Ebony and waterside Habitat: Ebony and gumwood thickets historically stretched across land between 100 and 500 metres above sea level. Similar planting would be recreated on the sides of guts (steep, gouged valleys), stretching down into Lemon Valley. This would merge with “riparian vegetation” found close to water, along with exoting lakeside planting. A small lake was created on the site some years ago. “Ferns would also be extensively used as foliage ground cover planting in the lower areas within the guts.”

The Shelco plan says existing landscape features such as rows of thorn trees, water features and field boundaries would be preserved, with its golf course designed around them.

St Helena ebony, with pointed leaves and reddish-pink flowers
PHOENIX FLOWER: St Helena ebony (picture: Shelco)

The landscaping strategy is based on mapping of pristine endemic vegetation (found nowhere else in the world) by Cambridge researcher Quentin Cronk.

He was with islander George Benjamin when he rediscovered the St Helena ebony, which had been thought to be extinct.

For the native plants and trees to be re-established, “aggressive” species such as flax – which also harbours rats – would have to be cleared.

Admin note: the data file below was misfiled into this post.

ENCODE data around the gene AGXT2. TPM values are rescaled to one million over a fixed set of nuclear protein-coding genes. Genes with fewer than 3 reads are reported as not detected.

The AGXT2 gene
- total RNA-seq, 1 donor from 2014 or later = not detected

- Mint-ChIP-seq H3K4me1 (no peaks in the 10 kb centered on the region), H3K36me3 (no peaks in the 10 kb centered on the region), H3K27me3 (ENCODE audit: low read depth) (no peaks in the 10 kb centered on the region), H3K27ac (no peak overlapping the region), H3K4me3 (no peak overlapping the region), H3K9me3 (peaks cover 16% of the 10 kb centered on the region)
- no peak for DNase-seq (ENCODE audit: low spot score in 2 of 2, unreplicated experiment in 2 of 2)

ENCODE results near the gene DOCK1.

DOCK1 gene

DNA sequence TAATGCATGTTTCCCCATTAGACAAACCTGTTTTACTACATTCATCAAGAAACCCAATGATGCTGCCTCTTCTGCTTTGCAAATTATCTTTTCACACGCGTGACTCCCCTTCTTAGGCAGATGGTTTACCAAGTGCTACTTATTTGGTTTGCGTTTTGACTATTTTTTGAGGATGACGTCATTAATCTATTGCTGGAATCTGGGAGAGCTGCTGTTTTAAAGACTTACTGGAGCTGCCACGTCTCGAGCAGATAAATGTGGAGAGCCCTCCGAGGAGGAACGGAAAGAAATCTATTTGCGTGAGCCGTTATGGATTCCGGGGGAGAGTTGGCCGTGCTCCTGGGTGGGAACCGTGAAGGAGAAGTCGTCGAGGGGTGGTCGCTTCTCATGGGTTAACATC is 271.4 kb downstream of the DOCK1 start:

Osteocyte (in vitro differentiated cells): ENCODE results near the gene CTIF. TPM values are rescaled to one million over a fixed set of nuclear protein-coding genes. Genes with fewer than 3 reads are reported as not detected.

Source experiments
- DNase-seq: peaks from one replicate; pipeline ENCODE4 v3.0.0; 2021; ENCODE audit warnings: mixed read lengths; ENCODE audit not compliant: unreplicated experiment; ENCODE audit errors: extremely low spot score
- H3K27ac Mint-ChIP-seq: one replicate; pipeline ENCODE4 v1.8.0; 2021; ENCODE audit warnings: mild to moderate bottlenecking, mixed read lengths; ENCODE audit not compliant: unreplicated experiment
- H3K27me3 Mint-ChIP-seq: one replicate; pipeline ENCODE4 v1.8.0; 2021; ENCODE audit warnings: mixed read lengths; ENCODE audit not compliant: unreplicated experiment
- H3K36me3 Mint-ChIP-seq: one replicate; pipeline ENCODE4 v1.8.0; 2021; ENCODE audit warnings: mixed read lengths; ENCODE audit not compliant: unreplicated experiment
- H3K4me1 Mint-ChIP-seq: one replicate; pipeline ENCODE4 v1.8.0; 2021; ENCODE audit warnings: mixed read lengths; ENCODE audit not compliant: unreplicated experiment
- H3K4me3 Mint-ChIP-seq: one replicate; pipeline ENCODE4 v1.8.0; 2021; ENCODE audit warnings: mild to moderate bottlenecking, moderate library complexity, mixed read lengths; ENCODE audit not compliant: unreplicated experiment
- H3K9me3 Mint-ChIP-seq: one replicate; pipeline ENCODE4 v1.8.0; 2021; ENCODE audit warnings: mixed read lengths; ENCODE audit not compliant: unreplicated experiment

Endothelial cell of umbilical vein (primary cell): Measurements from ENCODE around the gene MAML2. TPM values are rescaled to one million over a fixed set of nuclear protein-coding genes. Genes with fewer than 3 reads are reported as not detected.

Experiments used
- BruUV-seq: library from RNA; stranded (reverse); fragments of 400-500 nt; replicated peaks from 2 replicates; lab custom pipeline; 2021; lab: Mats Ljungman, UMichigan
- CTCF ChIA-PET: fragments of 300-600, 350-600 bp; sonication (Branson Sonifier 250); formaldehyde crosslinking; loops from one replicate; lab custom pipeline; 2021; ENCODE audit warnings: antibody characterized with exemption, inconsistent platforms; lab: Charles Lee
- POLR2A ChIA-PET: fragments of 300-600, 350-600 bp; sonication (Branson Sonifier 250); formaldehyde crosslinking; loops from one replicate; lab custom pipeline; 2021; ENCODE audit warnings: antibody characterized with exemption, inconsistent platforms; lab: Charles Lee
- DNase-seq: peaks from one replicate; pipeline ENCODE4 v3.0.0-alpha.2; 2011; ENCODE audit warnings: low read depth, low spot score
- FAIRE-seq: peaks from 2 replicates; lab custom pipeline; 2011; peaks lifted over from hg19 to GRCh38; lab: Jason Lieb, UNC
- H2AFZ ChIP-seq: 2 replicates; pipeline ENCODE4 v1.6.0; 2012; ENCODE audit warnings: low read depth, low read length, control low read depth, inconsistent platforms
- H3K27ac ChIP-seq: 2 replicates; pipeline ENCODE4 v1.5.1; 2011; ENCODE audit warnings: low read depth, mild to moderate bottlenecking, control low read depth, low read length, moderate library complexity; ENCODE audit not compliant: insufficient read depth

For the first few years of the resort development, though, existing non-native woodland will be kept. Tall, mature trees will continue to provide nesting sites for fairy terns.

Exotic forestry areas could be thinned and underplanted with gumwood trees and endemic plants such as rosemary, bellflower and false gumwood.

SEE ALSO:
Will this be the site of the world’s greenest hotel?
George Benjamin: the man who saved the St Helena ebony
The gloves are on: governor joins fight against invasives
Champagne launch for the Department of Everything – new environment directorate

LINKS:
Wirebird Hills main planning report – Shelco (warning: 80MB file)
St Helena National Trust

Will this be the site of the world’s greenest hotel?

View across Broad Bottom, with the pointed summit of High Peak behind
HOW GREEN WILL YOUR VALLEY BE? An eco golf course and resort are planned for Broad Bottom (picture: John Grimshaw)

St Helena’s humble wirebird may help developers create “the world’s greenest hotel” on the mellow slopes of Broad Bottom.

Plans for the so-called Wirebird Hills leisure resort – complete with eco-friendly golf course – are going on show on the island after more than a decade of refinement by the St Helena Leisure Corporation (Shelco).

screen shot of Shelco's environmental impact statement opening page
GREEN PAPER: Shelco’s environmental statement runs to 82 pages

Features such as grass roofs and water recycling are now being used widely in new buildings around the world. But the ideas for protecting the wirebird and re-establishing native trees and plants are what set the scheme apart.